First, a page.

Hidden secrets in Old Quebec
Updated: Jun 4, 2019
Québec city is filled with lots of hidden secrets. Only thoroughly curious people can really see everything. Here is a list of a few of these secrets that astute eyes can see. I won't spoil the tour but it'll give you an idea of what you could have missed! Je vous souhaite de bonne découvertes !
Samuel De Champlain Monument
Samuel de Champlain is one of the most important characters in Quebec city history. He was the founder of the city in 1608. Take a look at the bottom of the sculpture at the crown of the woman. You might find out that the crown is not a crown but a kind of fortification. That'll eerily remind you of Quebec city. The only fortified city north of Mexico. The stone used for that monument (Limestone of Château Landon) is the same as the Arc of Triumph in Paris and Montmartre Basilica!
Fun fact: The Parisian sculptor Paul Chevré made this great monument in 1898 and here is one more interesting thing about his life: later on in his life he survived the Titanic sinking! He is one of the few survivors of this tragic iceberg collision.
Don't feel surprised to see a lot of cannons during you stay in Quebec. After all it was an important military place. If you take a closer look to the different ones on the Dufferin Terasse you will see that two of them have the Russian Symbol of the Romanov Armory. These Cannons were taken by the french in 1855 at the Malakof tower and given to the british over the Crimean War (1853-1856 ). Both nations fought along together during that war so having those cannon here gives a symbol to it !
Russian One British one
Fossils in Saint-Roch church
The church of Saint-Roch is probably one of the most beautiful churches in the city and most definitely the biggest one. Located in the “hipster” area of the city. The church was built circa 1914 . The architect at the time got alot of inspiration from gothic churches and cathedrals in Europe. The inside of the church is simply marvelous! If you are curious enough you can see over the wall some fossils in the stone. The stone used to built this church came from Saskatchewan. Quite surprising to see real fossils in a church?!!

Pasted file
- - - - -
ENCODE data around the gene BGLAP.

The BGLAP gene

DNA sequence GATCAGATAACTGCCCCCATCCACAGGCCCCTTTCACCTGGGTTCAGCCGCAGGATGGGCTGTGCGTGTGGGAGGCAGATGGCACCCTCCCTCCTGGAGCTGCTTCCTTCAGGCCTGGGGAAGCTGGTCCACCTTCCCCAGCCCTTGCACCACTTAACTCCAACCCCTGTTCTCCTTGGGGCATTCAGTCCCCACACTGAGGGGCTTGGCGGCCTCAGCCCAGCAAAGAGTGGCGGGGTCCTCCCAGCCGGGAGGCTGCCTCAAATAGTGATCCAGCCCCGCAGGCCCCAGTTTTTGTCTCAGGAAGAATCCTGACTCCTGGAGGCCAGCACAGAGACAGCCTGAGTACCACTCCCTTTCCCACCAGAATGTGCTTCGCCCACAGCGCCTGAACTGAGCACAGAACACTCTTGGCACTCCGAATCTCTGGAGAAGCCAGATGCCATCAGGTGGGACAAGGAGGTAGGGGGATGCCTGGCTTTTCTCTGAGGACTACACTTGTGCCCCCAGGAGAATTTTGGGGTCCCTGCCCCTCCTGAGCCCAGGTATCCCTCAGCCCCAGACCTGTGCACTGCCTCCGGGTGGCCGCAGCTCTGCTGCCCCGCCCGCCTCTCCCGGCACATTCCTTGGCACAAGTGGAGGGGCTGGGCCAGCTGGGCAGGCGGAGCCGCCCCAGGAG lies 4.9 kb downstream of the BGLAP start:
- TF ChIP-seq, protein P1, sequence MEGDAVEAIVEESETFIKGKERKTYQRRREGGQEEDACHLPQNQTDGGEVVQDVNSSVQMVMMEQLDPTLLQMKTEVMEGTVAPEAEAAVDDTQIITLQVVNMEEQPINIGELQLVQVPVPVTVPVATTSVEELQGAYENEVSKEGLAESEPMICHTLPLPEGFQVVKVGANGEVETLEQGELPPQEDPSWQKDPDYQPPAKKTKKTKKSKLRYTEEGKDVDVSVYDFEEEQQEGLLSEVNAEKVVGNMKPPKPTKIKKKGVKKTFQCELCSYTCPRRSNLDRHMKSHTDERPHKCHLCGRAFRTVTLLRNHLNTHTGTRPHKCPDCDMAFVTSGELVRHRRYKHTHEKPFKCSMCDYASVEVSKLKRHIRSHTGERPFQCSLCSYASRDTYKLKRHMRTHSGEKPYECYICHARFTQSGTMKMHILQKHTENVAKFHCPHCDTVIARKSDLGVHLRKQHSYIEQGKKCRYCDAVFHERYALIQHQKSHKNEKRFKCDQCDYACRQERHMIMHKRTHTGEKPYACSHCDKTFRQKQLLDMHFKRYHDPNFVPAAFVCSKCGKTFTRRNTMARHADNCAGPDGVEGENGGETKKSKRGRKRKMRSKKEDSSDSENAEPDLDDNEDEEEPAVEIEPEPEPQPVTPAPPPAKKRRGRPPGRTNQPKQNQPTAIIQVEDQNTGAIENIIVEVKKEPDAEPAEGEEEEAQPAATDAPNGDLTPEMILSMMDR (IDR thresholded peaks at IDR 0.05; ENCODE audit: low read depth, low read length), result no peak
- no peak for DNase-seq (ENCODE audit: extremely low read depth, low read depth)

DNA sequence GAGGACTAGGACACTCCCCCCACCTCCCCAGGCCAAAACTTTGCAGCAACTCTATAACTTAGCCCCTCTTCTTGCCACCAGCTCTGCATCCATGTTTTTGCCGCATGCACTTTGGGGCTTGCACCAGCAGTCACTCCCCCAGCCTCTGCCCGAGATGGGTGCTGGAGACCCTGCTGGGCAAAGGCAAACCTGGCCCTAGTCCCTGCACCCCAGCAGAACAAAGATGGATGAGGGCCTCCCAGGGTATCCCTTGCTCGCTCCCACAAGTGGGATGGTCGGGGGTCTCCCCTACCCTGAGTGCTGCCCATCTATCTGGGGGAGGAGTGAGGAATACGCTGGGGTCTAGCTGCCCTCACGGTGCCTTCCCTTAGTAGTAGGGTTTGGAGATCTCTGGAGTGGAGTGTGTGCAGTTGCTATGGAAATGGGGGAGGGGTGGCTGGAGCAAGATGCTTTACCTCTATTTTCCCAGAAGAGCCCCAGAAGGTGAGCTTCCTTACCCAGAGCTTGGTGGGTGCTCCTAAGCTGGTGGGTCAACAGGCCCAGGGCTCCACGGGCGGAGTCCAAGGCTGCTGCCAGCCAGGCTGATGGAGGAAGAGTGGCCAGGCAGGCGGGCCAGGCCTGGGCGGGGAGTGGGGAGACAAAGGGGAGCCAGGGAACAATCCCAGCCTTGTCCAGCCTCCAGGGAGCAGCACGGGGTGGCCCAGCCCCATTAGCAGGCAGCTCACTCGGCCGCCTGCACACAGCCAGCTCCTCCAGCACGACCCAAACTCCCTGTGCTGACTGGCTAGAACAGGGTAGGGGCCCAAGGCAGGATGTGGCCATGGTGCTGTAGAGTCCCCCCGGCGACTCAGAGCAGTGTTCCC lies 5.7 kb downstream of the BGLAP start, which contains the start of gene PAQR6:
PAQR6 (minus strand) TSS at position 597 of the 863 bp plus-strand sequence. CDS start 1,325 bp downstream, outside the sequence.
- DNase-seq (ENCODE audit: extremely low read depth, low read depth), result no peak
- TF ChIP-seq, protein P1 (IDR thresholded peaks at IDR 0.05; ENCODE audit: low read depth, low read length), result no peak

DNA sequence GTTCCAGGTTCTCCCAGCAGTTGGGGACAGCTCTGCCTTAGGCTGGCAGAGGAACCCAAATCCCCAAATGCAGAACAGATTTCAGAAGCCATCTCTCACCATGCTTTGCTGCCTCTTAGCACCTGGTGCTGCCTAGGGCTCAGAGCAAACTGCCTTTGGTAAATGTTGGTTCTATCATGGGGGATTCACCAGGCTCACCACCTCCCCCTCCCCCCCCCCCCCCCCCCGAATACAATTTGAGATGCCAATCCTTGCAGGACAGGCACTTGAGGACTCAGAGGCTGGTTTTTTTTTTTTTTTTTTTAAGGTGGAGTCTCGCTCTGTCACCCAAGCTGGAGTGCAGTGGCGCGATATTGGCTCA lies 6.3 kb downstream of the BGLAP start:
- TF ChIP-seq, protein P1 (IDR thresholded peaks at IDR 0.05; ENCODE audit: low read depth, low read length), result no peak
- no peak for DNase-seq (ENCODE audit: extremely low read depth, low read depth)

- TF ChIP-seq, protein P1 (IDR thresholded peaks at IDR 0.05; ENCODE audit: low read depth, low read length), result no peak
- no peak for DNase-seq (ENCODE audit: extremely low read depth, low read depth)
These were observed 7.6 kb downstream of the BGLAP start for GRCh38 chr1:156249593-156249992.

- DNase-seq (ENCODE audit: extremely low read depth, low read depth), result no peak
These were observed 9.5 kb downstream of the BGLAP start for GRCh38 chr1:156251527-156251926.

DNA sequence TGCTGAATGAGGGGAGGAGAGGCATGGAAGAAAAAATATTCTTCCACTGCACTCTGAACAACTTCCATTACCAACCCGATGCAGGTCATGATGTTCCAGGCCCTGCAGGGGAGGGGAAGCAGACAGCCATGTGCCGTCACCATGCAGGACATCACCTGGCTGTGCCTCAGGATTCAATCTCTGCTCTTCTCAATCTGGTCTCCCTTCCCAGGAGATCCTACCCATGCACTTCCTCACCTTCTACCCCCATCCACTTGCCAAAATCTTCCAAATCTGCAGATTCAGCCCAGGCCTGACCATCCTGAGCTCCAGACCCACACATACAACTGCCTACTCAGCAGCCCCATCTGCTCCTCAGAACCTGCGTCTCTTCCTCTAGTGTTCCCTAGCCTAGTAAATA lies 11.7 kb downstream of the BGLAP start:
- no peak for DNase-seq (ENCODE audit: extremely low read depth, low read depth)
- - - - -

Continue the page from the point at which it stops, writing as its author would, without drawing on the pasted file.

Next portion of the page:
Hidden street Sous le cap
Corner of rue de la barricade (lowertown)
This is a quite unusual street in the city. Located near the old port . This street used to be call la “ruelle des chiens” which roughly translates to “dog alley”. In the period around 1930-1960 it was one of the poorest streets of the city, and that part of lower town was practically a slum. It was not unusual to see a lot of children begging in the street for pennies. It's one of the narrowest streets in Canada and one of my favorite hidden streets in the city.
Narrowest House in North America
6, Donnacona street
If you think that the entrance of your house is quite small well wait to see the narrowest house in North America! It is located on Donnacona Street, and the façade of the house is only 3.7 meters wide! It is really near from Ursuline school, the oldest school for girls in North America (now private school for boys and girls). Go visit the Ursuline Museum it worth it!
Interesting stone on château Frontenac
Dont be shy if you want have a look on the inside of the Iconic Chateau Frontenac. Over the carriage entrance you can see Maltese Cross stone. In 1647, the first governor of New France Charles Hunault de Montmagny, a knight of the order of Malta, had this stone put into the Château Saint-Louis. When in 1892, upon starting the building of Chateau Frontenac, the stone was added over a pedestrian gate. I strongly suggest you to also to take a tour with Park Canada over the Fort and Château Saint-Louis located under the Dufferin Terrasse. It was once the main power location of New France and the residence of the governor. It is a fun, unexpensive tour.
Cannonball under a tree
Nature can be surprising. Seeing grass grown over stone and even an elm trap a cannonball!
Since I was a kid I've been told about a cannonball trapped under tall old elm tree on Rue Saint-Louis by the corner of Rue du Corps-de-Garde, and my child's mind didn't believe it. Many stories been told about it that it came from the siege of Quebec in 1759 and killed many people etc... In fact the cannonball is a bomb because a cannonball is smaller than this one.Dont worry it is harmless. According to Park Canada historian Jean-francois Caron, the ball acted as a wheel guard to protect the corner of the house of any damage by wagons when they turn the corner. Not as romantic as the stories, but I'd much prefer telling you the factual truth!